Cultural Burning: A Path to Resilience and Land Restoration

For this year’s World Environment Day, the theme is Generation Restoration. Restoration means building fire, flood, and drought resilience. Today, ABV is reminded of the incredible lessons we learned at the Cultural Burning Conference facilitated with the Bateman's Bay Local Aboriginal Land Council in 2023.

You may have heard the term "cultural burning", but wondered how this practice is different to other methods. Keep reading to find out.

Hazard reduction burning involves deliberately starting fires under controlled conditions to clear out low-lying flammable material, sometimes called "prescribed" burning. It is not the same as "back burning", which is done as a last resort to try to slow down an approaching wildfire by stripping the ground of vegetation. Currently fire management agencies use a combination of the techniques.

Cultural burning is creating healthy country to encourage endemic (found in the specific area) species and country that holds fire resilience which can be understood through relationship to the land and reading indicators.

At the conference, delegates witnessed the calmness of the process. Everyone was walking and talking around the fire with no sense of danger, which shocked some of the agencies who have seen burning in action before.

Cultural burning takes a holistic approach, intertwining spiritual, social, and environmental aspects. The difference with a cultural burn is that the fire burns "low and slow", preserving the integrity of the soil and preventing regrowth for longer than typical backburning methods. The heat point doesn't damage the earth and promotes the growth of the natives of the area that are used for medicine and are fed on by the wildlife.

Above: Adam Nye, Walbunja Ranger teaching the group about medicinal plants and bush tucker.

When a fire is too rapid and hot, invasive species grow back as other seeds are destroyed. The bush that grows back is dense and at a high risk of igniting in hot conditions. We watched as insects and lizards slowly moved away from the fire, demonstrating that the circular shape of the fire allows time and space for wildlife to escape instead of running towards the fire in confusion.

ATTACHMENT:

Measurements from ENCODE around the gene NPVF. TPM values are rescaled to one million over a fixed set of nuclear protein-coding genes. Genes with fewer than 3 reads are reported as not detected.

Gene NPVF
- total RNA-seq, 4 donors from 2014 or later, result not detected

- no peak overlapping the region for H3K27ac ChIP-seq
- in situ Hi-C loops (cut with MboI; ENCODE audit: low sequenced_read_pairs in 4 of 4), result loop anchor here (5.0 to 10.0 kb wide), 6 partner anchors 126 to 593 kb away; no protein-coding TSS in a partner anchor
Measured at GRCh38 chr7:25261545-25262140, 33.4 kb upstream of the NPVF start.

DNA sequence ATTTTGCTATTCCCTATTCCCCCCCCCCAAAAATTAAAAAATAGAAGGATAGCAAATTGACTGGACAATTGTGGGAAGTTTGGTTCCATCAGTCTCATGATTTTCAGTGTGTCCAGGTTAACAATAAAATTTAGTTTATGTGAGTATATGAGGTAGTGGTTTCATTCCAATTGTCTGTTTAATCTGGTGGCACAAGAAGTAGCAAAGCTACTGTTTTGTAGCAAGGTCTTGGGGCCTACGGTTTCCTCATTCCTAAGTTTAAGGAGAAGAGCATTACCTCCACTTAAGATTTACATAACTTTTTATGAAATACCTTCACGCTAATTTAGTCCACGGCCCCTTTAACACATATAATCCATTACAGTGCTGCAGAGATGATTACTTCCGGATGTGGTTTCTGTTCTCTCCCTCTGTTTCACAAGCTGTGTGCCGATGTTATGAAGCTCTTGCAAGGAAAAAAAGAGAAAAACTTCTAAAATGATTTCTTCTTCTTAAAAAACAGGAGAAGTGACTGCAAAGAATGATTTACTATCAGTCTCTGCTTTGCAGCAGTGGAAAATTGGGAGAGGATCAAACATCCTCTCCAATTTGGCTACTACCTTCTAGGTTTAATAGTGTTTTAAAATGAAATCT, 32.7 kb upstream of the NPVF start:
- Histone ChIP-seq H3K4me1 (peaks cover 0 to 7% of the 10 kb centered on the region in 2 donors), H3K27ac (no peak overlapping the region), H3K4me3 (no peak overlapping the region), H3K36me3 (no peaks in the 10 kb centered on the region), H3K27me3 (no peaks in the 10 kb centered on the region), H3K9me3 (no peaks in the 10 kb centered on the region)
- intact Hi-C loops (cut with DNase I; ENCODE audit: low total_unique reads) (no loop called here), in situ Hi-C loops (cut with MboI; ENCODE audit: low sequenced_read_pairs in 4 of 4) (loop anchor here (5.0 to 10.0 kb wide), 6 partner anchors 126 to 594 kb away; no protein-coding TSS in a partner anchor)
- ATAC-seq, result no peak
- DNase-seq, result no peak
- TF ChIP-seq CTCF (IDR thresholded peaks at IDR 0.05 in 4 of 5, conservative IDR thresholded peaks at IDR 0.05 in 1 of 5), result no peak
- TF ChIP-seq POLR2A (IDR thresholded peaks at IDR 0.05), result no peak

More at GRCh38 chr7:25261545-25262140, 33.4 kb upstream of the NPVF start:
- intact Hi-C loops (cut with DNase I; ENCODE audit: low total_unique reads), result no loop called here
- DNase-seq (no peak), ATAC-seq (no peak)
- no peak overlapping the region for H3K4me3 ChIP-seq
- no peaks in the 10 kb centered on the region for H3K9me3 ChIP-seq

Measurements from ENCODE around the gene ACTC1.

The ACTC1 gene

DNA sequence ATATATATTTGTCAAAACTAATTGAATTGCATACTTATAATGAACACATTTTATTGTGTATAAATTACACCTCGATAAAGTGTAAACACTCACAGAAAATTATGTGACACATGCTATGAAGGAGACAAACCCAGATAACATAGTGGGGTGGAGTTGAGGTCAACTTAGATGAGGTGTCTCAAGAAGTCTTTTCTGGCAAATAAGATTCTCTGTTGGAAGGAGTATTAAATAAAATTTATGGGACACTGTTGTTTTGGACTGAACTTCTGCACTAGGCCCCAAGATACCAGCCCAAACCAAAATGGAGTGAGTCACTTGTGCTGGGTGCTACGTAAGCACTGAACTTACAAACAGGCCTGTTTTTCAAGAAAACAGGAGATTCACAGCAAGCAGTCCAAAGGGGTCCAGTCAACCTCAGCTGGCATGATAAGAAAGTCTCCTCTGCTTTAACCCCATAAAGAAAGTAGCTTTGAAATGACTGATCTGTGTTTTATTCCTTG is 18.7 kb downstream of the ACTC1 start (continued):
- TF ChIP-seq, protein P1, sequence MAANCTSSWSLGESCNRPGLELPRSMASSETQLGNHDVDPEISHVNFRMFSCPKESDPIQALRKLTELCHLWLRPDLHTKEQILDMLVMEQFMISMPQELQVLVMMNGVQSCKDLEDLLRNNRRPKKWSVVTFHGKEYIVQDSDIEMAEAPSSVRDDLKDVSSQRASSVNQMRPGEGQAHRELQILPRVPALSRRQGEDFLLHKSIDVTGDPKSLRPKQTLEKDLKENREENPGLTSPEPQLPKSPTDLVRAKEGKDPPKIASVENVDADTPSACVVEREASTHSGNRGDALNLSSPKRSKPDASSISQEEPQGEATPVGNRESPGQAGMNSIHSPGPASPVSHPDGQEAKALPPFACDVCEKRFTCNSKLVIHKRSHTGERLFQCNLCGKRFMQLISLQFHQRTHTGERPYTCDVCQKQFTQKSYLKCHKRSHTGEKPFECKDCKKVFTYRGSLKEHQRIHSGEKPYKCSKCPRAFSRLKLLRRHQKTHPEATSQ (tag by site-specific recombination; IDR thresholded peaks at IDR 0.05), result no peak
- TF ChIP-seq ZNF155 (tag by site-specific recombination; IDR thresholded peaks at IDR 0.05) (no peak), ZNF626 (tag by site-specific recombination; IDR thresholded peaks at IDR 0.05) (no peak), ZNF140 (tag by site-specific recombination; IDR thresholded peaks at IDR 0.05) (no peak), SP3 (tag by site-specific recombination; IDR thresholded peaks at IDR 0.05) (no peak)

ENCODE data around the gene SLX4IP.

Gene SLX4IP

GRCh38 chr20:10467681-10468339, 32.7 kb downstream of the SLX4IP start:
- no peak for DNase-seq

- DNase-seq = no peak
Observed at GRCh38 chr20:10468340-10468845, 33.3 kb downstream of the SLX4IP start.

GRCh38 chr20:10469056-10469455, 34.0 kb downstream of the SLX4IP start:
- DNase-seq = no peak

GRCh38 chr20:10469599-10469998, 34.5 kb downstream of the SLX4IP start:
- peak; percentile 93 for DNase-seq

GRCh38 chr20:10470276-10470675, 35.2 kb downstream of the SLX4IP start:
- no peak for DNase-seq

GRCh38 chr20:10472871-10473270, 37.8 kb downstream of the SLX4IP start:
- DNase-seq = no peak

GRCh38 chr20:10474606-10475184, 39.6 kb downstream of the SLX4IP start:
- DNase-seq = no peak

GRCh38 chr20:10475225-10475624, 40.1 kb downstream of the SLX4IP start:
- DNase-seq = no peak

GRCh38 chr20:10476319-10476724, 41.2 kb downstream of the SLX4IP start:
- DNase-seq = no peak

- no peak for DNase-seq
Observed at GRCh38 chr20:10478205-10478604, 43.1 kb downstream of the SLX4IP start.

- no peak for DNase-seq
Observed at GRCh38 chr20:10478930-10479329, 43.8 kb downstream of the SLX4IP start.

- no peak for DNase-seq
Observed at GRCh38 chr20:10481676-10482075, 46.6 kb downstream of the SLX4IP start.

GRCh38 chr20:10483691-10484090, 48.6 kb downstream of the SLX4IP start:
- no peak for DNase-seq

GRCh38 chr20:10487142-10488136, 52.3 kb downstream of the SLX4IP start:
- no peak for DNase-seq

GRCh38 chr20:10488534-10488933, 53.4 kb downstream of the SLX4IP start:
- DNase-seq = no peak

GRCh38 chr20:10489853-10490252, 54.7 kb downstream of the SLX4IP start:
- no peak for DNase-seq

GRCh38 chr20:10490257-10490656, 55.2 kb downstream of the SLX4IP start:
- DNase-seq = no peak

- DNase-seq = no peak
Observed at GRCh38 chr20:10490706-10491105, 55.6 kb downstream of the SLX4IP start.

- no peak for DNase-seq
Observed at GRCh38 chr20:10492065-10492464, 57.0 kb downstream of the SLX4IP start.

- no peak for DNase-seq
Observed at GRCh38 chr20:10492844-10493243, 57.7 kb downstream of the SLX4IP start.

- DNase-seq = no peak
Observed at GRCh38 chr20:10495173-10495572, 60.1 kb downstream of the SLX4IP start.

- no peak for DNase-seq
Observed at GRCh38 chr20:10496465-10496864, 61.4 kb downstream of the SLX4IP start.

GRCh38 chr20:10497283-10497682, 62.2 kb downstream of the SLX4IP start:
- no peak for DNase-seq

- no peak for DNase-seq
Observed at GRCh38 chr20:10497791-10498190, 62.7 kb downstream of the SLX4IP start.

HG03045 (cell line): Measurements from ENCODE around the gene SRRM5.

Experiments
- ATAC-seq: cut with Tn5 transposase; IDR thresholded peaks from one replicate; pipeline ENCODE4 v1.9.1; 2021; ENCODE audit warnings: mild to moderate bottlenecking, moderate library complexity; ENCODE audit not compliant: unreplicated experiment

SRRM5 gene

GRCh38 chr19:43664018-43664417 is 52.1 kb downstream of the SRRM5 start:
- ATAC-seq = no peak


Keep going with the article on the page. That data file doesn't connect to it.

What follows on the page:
The Walbunja Rangers shared with us that their connection to country underpins all their practice of putting fire down. Observing migratory/behavioural patterns of wildlife, foliage density, species types which then provide a guide for when to burn. The "when" is perhaps what we have gotten most wrong with other hazard reduction methods. Often, we have been too late leading to disasters like 2007’s Black Saturday and the 2019-2020 Black Summer.

Above: Rangers Andrew White and Adam Nye bending the stems of the low-lying plants to prevent the fire jumping up to the canopy leaves.

Cultural burning has been a practice for over 60,000 years that First Nations people have used to protect and regenerate the land, yet it is not incorporated into mainstream prevention methods.

There is currently no cultural fire land management legislative and policy conventions across National Parks, Crown Lands, State Parks, Forestry Corp, Council land and private land.

Please share this article to help educate and raise awareness about this practice.

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#GenerationRestoration #WorldEnvironmentDay

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